After taking 12 players in the 2019 draft, the Vikings put together a class over the weekend that makes last year’s group seem quaint by comparison. They turned their pre-draft supply of 12 choices into 17 picks, trading two for picks in next year’s draft and landing a 15-player class that became the NFL’s largest since the draft went to seven rounds in 1994.

The Vikings’ work with their 2020 rookies, though, has only begun: They could count on the group to fill a handful of starting spots on the roster, and do so after coronavirus concerns forced NFL teams to substitute spring practices for a “virtual offseason” program with solo drills and online meetings.

Whenever the Vikings are able to let players and coaches back into their practice facility, they could be forced to make up for lost time with a young roster.

After a busy draft weekend, here is a look at the five biggest questions still facing the 2020 Vikings:

1. What can the rookies bring to the secondary?

The roster “evolution” that General Manager Rick Spielman discussed last week has its most vivid expression in the defensive backfield, where Mike Hughes is the team’s most experienced cornerback with Xavier Rhodes, Trae Waynes and Mackensie Alexander all on other teams. The Vikings took three corners this weekend; first-rounder Jeff Gladney and third-round pick Cameron Dantzler could both push for significant roles this season if they are able to grasp the particulars of Mike Zimmer’s defensive scheme.

Safety Anthony Harris has until July 15 to sign his franchise tag or work out a new deal with the team, but as Spielman discussed last week, keeping Harris on the field next to Harrison Smith could help the Vikings solidify an otherwise young secondary.

2. When will Ezra Cleveland be ready?

Spielman said Sunday that Riley Reiff will “hold down the fort” at left tackle until the Vikings see what they have in Cleveland, their second-round pick from Boise State. But it stands to reason the Vikings would like the transition to happen sooner than later. Reiff is due to make $10.9 million this season, when he will be 32, and the Vikings had targeted Cleveland on Day 2 of the draft in part because of how well he will fit in their outside zone running scheme.

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The team is optimistic about the progress of second-year tackle Oli Udoh, as well, but Cleveland’s progress figures to be the variable that will most affect Reiff’s future in Minnesota.

3. Who will start at guard?

Though the Vikings took a pair of guards Saturday in Oregon State’s Blake Brandel (who figures to move inside after playing tackle in college) and Washburn’s Kyle Hinton, it’s tough to expect either one to go from the final 52 picks of the draft to a starting spot, especially without a normal offseason. Spielman said Saturday there will be competition at both guard spots, which means nothing is guaranteed for Pat Elflein after a rough 2019 season.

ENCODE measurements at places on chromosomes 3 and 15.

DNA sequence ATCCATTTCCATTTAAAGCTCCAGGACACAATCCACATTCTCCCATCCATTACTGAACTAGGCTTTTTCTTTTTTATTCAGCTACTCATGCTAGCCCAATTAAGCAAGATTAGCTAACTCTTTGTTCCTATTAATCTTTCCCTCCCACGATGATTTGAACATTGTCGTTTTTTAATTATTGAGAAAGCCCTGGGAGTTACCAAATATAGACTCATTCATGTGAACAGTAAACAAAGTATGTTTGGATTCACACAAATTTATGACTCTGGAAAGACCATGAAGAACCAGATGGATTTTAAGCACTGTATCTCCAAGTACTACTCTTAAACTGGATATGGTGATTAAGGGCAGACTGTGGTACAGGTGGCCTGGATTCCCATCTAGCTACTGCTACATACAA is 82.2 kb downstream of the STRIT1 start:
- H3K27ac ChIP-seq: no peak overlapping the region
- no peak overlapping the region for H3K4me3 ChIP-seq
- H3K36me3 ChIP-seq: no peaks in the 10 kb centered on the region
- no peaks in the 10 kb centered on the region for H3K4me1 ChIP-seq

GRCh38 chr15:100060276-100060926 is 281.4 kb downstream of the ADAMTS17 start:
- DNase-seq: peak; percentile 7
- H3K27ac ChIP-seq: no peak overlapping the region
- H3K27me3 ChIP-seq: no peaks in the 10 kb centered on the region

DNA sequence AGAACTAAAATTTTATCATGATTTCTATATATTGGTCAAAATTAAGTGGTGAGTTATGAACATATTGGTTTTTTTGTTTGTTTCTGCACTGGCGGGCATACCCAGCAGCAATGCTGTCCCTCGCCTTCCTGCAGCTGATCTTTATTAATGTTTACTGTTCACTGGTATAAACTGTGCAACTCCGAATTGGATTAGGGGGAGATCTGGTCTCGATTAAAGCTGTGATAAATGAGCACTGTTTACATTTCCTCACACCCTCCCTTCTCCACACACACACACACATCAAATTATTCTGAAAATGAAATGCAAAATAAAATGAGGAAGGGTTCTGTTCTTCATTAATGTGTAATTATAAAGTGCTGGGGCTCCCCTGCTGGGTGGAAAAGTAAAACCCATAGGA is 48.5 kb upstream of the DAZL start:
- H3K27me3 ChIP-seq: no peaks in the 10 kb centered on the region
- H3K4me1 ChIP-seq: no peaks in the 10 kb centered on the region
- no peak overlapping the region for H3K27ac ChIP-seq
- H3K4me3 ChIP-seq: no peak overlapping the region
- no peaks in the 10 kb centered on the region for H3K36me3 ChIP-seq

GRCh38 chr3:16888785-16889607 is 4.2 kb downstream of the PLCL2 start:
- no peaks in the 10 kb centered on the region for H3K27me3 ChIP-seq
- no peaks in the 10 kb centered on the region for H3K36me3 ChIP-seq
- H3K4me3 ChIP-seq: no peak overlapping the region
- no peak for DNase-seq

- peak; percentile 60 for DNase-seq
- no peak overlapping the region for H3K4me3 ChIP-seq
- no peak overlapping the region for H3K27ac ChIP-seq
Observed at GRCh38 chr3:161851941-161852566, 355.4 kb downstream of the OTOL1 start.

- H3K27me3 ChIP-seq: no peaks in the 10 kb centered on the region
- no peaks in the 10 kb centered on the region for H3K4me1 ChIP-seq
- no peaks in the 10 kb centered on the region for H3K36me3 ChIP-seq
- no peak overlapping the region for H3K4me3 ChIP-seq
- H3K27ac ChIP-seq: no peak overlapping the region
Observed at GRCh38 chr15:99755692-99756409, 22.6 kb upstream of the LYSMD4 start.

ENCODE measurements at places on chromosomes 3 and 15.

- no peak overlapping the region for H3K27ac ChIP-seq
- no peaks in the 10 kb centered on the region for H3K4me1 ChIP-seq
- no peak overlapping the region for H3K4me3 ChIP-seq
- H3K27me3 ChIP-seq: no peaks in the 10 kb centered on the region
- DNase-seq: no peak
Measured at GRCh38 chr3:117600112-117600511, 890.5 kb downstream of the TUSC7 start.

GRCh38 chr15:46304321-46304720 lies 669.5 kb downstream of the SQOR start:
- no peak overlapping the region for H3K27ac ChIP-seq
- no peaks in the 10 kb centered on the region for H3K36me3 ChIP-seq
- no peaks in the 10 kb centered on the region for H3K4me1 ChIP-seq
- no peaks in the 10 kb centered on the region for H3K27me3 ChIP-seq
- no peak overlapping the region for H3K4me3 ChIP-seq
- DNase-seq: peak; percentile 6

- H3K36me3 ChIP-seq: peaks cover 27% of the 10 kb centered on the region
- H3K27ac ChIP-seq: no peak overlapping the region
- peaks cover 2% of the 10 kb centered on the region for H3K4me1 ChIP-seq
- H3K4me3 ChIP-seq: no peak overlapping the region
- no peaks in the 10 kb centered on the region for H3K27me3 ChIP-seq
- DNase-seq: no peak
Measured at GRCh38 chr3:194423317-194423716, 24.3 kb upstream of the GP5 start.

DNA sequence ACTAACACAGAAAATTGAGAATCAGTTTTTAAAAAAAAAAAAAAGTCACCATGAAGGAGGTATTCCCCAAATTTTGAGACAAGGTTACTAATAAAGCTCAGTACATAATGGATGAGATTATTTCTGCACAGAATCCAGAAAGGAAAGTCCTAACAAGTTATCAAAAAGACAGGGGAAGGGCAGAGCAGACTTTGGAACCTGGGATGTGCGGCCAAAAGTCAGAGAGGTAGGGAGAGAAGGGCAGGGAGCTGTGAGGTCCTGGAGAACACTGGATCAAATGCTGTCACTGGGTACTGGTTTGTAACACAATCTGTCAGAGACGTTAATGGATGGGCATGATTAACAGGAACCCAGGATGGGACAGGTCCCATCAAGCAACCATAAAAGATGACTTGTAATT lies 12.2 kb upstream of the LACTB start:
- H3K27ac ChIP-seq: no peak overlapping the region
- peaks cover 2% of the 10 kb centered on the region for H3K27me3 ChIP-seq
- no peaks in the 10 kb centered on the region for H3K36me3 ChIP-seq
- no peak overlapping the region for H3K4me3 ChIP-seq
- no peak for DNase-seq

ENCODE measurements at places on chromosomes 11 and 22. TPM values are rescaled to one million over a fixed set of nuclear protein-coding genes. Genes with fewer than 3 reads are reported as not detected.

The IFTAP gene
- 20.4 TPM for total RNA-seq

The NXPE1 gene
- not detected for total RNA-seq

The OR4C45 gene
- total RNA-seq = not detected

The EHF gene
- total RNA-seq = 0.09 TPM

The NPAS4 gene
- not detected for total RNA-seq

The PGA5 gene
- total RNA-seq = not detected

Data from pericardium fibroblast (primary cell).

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The Vikings are optimistic about Dru Samia in his second year. They brought back Dakota Dozier and could hope for a jump from Aviante Collins if he’s healthy all year. They could also look to bring back Josh Kline, who kept the door open to a return after he was released in a cost-saving move in March.

4. Will Justin Jefferson help make Vikings fans forget Stefon Diggs?

The Vikings used the first-round pick they acquired from Buffalo for Diggs to draft his replacement. It’s a strategy that doesn’t always pan out, but the Vikings had to be pleasantly surprised the LSU product was available to them at No. 22 overall. They had done quite a bit of work on Jefferson and TCU’s Jalen Reagor, and took Jefferson a pick after the Eagles grabbed Reagor. Jefferson’s most natural fit might be in the slot, which is where Adam Thielen also does much of his work, but both players have the size and versatility to line up in other places.

Jefferson won’t be able to work with Kirk Cousins immediately, and until he develops a sense of timing with his quarterback, the Vikings might have to scheme some quick throws to get the ball in his hands.

5. Should this team be expected to win now?

We’ve now got a fairly complete picture of the 2020 Vikings roster, and it’s striking to step back and look at just how different it will be than recent editions of the team. Assuming the Vikings fill their final 15 roster spots with undrafted free agents, they’ll have a 90-man roster where 53 players are in their first or second seasons, with 10 entering their third year.

The Vikings made it an offseason goal to get younger, and they will carry as much youth into the 2020 season as they have in years. That approach can infuse a team with speed and energy, but it can also lead to growing pains. It all makes for an interesting mix for a team that seems to be trying to keep its contending window open while refreshing its defense; the Vikings signed Cousins to a new contract and still have high-priced veterans in Thielen, Smith, Harris, Danielle Hunter, Eric Kendricks and Anthony Barr. Zimmer and Spielman are in contract years; a source pointed to a post-draft time frame where the GM could get a longer deal, and it wouldn’t be surprising to see the Vikings give some kind of extension to both before the season.

Still, much of the team’s infrastructure is built toward winning right now, which means the Vikings will have to pull off an artful turnaround to do so with a young roster. Zimmer last week likened it to college, where programs get new players all the time; he will get his chance at a new kind of challenge this season.